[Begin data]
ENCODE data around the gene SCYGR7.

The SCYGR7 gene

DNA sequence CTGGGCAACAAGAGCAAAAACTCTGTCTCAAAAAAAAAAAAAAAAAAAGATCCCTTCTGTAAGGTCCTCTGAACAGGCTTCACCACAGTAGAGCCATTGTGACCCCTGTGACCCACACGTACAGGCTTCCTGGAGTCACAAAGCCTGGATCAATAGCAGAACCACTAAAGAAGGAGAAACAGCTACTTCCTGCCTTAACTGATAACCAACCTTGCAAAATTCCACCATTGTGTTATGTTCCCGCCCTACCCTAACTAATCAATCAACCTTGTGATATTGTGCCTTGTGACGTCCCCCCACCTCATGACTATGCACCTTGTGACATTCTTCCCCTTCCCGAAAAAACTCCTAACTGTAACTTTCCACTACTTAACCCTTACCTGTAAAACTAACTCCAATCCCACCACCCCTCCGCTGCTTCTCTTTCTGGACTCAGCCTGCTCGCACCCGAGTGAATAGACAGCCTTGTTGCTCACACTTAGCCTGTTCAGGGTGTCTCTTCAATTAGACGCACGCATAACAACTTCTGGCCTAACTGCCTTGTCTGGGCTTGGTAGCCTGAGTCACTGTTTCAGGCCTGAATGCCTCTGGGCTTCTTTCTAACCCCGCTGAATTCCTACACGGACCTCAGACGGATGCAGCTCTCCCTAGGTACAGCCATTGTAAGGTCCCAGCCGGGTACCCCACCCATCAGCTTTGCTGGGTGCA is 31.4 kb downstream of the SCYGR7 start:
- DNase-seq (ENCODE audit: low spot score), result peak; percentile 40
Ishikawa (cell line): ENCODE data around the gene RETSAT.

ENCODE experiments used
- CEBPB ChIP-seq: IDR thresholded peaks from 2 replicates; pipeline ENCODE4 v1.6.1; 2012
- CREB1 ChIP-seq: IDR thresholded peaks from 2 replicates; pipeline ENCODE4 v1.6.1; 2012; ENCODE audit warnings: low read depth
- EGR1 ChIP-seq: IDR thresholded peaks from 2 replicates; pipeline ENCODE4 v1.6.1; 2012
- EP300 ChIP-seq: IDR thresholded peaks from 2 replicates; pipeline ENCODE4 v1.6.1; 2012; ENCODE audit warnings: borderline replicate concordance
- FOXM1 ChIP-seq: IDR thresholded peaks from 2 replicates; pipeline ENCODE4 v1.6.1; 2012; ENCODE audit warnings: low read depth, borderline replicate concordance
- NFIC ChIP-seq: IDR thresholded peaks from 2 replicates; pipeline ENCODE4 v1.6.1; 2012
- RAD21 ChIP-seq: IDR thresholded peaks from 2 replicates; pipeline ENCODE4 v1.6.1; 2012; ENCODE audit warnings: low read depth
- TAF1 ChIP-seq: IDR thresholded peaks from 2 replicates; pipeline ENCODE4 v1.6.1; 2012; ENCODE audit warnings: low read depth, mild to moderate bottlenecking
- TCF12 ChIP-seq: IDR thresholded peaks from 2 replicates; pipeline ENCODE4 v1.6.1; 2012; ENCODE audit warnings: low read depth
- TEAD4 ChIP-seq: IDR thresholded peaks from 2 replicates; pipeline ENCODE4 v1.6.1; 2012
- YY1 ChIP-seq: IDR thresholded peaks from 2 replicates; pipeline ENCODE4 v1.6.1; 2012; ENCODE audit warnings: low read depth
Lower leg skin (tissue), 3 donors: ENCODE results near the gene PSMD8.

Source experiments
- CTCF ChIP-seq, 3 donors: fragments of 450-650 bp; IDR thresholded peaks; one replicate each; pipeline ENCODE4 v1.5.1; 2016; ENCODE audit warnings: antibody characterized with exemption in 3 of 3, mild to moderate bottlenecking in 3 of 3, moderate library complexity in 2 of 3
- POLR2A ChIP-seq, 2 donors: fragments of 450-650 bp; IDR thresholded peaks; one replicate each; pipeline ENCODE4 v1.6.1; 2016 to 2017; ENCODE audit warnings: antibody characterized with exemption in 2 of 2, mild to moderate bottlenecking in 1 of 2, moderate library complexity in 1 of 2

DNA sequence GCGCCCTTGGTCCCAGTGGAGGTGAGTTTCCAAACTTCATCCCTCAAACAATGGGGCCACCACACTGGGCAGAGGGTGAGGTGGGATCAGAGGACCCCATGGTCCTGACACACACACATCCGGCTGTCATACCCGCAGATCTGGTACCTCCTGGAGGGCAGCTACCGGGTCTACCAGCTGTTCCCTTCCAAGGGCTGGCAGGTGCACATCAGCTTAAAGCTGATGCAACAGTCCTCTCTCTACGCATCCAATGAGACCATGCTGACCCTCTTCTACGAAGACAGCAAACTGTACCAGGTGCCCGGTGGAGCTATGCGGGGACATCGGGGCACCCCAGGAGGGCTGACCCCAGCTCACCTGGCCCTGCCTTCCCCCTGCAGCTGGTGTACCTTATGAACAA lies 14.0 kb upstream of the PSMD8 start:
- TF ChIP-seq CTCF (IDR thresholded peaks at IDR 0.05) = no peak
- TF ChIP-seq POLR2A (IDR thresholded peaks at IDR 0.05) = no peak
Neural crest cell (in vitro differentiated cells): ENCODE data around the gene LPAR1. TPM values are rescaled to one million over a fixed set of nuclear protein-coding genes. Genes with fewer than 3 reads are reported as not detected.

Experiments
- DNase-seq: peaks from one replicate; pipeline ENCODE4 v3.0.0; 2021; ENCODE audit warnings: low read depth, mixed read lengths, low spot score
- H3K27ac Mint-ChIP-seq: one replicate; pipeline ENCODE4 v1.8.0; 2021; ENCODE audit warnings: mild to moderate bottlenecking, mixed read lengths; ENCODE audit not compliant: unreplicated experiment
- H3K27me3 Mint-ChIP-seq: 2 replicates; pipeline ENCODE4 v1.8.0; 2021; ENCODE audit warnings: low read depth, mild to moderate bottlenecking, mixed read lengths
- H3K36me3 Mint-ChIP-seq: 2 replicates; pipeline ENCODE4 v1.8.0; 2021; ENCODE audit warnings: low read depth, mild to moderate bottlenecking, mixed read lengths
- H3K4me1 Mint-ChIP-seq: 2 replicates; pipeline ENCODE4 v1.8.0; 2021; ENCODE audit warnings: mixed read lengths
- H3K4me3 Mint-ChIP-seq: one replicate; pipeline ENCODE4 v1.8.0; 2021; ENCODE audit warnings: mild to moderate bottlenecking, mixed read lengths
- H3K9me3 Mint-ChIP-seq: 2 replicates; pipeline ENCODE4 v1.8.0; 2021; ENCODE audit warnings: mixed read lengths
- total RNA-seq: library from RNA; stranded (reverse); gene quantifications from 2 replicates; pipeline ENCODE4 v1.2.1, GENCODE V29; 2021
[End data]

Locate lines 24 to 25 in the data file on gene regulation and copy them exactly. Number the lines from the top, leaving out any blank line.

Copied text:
- TF ChIP-seq POLR2A (IDR thresholded peaks at IDR 0.05) = no peak
Neural crest cell (in vitro differentiated cells): ENCODE data around the gene LPAR1. TPM values are rescaled to one million over a fixed set of nuclear protein-coding genes. Genes with fewer than 3 reads are reported as not detected.